How A Celtic Fan Knocked England Out Of The World Cup
Sooner or later the site had to crack under the strain and publish something that was actually true.
The World Cup starts today, and with neither Scotland nor Ireland taking part, its fair to say most of us don’t really care what happens. Apart from having a chuckle when England make an arse of it, there’s very little to get excited about.
But perhaps it isn’t always their fault. It certainly wasn’t when Glenn hoddle was in charge back in 1998….as Carl Junglebhoy explains….
With time running out before the World Cup Finals in Russia provides a convenient excuse for half the male population of the world to do even less around the house, speak to family members in even fewer grunts, and try out a new beer & crisps diet, whilst exercising (ahem) sole rights to the remote and a strict 4 week regime of interval training on the sofa, now might be a timely moment to recall that time when TIME magazine – or more accurately a free TIME Sports watch premium – played a part in knocking England out of the 1998 World Cup in France. (OK, OK – I’ll stop with the time name checks).
Listen. You’ve every right to be sceptical.
Who could possibly believe this could be anything other than total fantasy?
Then again, who would’ve thunk that some months before, England coach & born-again Christian – Glenn Hoddle – would leave his wife & 3 young children to move in with a faith-healer and later employ her as a team consultant to the England squad?
Sometimes, fact is stranger than fiction and, in the case of Mr. Hoddle, the fact is, he was a bit strange.
The story started one Friday morning when I took a call from our TIME marketing director in London, asking if I could do him a favour: He’d been watching a World Cup preview on BBC TV showing England in training, when he spotted something that almost made him fall off the sofa – “I swear to you. Either I’m going totally mad, or Glenn Hoddle was wearing a TIME Sports watch – Is there any way you could you have a look and see if you can find out if he has a TIME subscription?”
A scan of the TIME subscriber file revealed that there were only 5 records in England with the name “Hoddle”, but only 1 of those had the initial “G”. The address was quite posh, very near Ascot racecourse. As Hoddle was known to be a fan of the gee-gees, it did seem to fit (& newspaper articles confirmed he did live in Ascot). The subscriber contract was archived off out system some years ago. However, as Hoddle no longer lives at the address in question, I see no harm in risking the wrath of the GDPR gods – or privacy laws, by sharing the following extract from our system as evidence. (particularly as I’ll be made redundant in a few months due to takeover of Time Inc by Meredith)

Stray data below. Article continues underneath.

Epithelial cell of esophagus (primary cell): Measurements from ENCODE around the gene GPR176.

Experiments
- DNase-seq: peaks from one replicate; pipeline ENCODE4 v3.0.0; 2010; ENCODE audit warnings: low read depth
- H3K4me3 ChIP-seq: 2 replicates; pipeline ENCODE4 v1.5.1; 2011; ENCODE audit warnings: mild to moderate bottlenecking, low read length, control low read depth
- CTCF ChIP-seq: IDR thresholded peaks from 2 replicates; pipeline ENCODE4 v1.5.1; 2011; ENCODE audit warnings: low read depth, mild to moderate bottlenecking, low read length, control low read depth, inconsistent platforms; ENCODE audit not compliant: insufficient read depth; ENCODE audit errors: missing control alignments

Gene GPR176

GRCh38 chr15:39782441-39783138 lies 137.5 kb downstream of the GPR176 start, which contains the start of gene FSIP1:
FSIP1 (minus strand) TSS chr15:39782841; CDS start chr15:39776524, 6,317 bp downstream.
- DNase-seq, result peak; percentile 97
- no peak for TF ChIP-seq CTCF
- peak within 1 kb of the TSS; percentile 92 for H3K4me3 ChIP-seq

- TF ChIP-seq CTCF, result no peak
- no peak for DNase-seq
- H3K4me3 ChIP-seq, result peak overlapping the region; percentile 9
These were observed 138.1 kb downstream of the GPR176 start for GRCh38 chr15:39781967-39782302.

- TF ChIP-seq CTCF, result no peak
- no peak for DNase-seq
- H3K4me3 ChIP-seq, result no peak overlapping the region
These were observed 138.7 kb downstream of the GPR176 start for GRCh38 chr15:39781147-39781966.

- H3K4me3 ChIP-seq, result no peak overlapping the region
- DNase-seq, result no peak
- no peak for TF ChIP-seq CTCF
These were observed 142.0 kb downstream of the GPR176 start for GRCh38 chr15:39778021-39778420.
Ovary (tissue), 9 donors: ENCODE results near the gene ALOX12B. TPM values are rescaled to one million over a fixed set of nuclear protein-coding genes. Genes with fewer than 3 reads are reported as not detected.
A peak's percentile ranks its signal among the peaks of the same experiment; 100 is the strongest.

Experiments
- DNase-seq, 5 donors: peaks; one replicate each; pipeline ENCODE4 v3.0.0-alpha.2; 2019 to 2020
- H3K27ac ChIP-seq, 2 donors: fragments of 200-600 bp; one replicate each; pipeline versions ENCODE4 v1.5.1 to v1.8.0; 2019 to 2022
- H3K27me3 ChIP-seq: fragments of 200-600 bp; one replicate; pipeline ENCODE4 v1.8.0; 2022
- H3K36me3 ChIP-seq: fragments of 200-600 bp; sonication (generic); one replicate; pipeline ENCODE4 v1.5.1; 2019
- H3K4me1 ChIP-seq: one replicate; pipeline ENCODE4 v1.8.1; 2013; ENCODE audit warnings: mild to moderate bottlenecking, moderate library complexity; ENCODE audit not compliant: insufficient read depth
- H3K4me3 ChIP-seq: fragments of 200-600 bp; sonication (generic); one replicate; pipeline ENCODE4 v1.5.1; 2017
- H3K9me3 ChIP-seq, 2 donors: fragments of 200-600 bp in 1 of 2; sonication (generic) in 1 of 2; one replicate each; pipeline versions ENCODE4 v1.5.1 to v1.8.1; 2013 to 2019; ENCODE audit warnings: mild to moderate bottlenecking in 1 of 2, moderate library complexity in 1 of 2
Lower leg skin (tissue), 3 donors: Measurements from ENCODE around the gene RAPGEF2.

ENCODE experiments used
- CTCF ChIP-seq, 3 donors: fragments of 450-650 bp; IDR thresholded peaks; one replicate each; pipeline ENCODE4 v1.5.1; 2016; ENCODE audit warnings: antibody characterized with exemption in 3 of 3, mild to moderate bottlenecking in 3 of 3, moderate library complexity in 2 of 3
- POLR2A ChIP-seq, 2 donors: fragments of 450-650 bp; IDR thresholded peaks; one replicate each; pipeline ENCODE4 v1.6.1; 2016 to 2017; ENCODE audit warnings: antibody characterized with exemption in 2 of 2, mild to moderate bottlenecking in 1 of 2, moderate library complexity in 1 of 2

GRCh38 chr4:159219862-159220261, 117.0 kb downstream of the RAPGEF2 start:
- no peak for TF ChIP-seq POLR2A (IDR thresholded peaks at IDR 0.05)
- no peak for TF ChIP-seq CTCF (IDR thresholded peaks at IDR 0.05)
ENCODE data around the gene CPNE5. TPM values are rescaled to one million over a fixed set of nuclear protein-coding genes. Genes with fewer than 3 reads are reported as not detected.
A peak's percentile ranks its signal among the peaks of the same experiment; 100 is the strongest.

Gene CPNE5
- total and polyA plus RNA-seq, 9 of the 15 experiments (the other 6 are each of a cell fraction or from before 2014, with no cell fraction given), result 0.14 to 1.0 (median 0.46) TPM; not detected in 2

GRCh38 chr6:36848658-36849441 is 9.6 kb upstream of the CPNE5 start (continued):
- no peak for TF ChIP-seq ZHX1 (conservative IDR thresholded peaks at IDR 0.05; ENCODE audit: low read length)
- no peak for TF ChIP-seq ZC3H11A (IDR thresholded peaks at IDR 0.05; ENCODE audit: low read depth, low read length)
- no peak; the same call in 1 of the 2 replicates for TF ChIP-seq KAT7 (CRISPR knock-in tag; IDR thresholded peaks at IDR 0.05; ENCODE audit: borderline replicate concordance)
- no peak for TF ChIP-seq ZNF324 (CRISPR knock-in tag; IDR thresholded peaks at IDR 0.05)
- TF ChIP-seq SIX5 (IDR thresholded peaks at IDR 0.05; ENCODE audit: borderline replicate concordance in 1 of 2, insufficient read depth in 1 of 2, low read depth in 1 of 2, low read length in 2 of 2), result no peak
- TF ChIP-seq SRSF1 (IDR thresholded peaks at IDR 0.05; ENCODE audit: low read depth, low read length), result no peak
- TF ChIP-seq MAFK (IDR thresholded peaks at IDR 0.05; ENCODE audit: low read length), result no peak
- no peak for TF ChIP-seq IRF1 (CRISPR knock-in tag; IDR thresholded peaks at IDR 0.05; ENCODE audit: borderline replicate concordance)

( Editors note, this is missing at the moment as we feel its unfair to publish Mr Hoddles address. and not because i can’t get the bloody thing to copy and paste at all )
Further checks revealed that, not only had Mr. Hoddle ordered a TIME magazine subscription only once – for 1 year in 1997 – but – Yes- you’ve guessed it – was sent a TIME Sports watch as a free gift! Well, you could’ve knocked me down with a proverbial feather! Particularly as a closer look showed that he didn’t actually pay for the subscription, so he got the watch and few months delivery of the magazine totally free, before it was stopped for non-payment!
This particular fact was the cause of no end of hilarity when I reported back to our London office to confirm the details. – The idea that a rich ex-footballer and (then) current national coach, who could’ve easily have afforded to cover every inch of both arms and legs in expensive Rolexes or Patek Phillipes, was wearing a FREE Plastic TIME Sports watch, almost beggars belief.
What a Cheapskate! We also laughed at the thought that, if the England manager was wearing a free plastic watch, one dreads to think what the Scotland manager was wearing (Note: ’98 was the last time Scotland qualified for a major tournament)
The following pic shows Glenn Hoddle during preparations for France ’98 sporting (ahem!) that very TIME Sports watch!
(Note: “Green Flag” were official England sponsors in the lead up to France ’98).
Anyway, now that I’ve established the evidence, let me tell you the rest of the story……
Following my return phone call to London, our Marketing Director shared the information about Glenn Hoddle’s TIME subscription and Sports Watch with other parts of the company – notably one board member an England (& Man Utd fan) and previous #1 at TIME Europe, who by then was very high up the corporate ladder in New York. By the time I arrived at work after the weekend, emails on the subject had been bouncing around TIME offices all over the world, even reaching as far as the TIME correspondent covering the World Cup in France, where it was suggested that Hoddle’s interest in TIME might provide some leverage in getting a much-sought-after interview with the coach.
During that weekend and over the next few days, every bit of footage of the England team was scanned feverishly by those in the email loop, and every sighting of this now iconic TIME Sports Watch greeted with howls of amusement – not to mention lots of “What if….. ?” jokes (fill in your own scenario).
Here’s another piece of photographic evidence:
Now, let me explain something that is critical to the context of this story. The fact is, that TIME Sports watch was quite possibly THE most unreliable, shoddiest premium in the history of the magazine – and that’s really saying something considering the amount of cheap plastic tat that has been forced on unsuspecting subscribers over the years. Vast numbers of them were returned by dissatisfied customers as “broken”, “defect”, “doesn’t work”, or simply “rubbish”, followed by large numbers of replacements returned by angry customers, followed by sizeable numbers of returns of replacements of the replacement by customers now apoplectic with raging fury.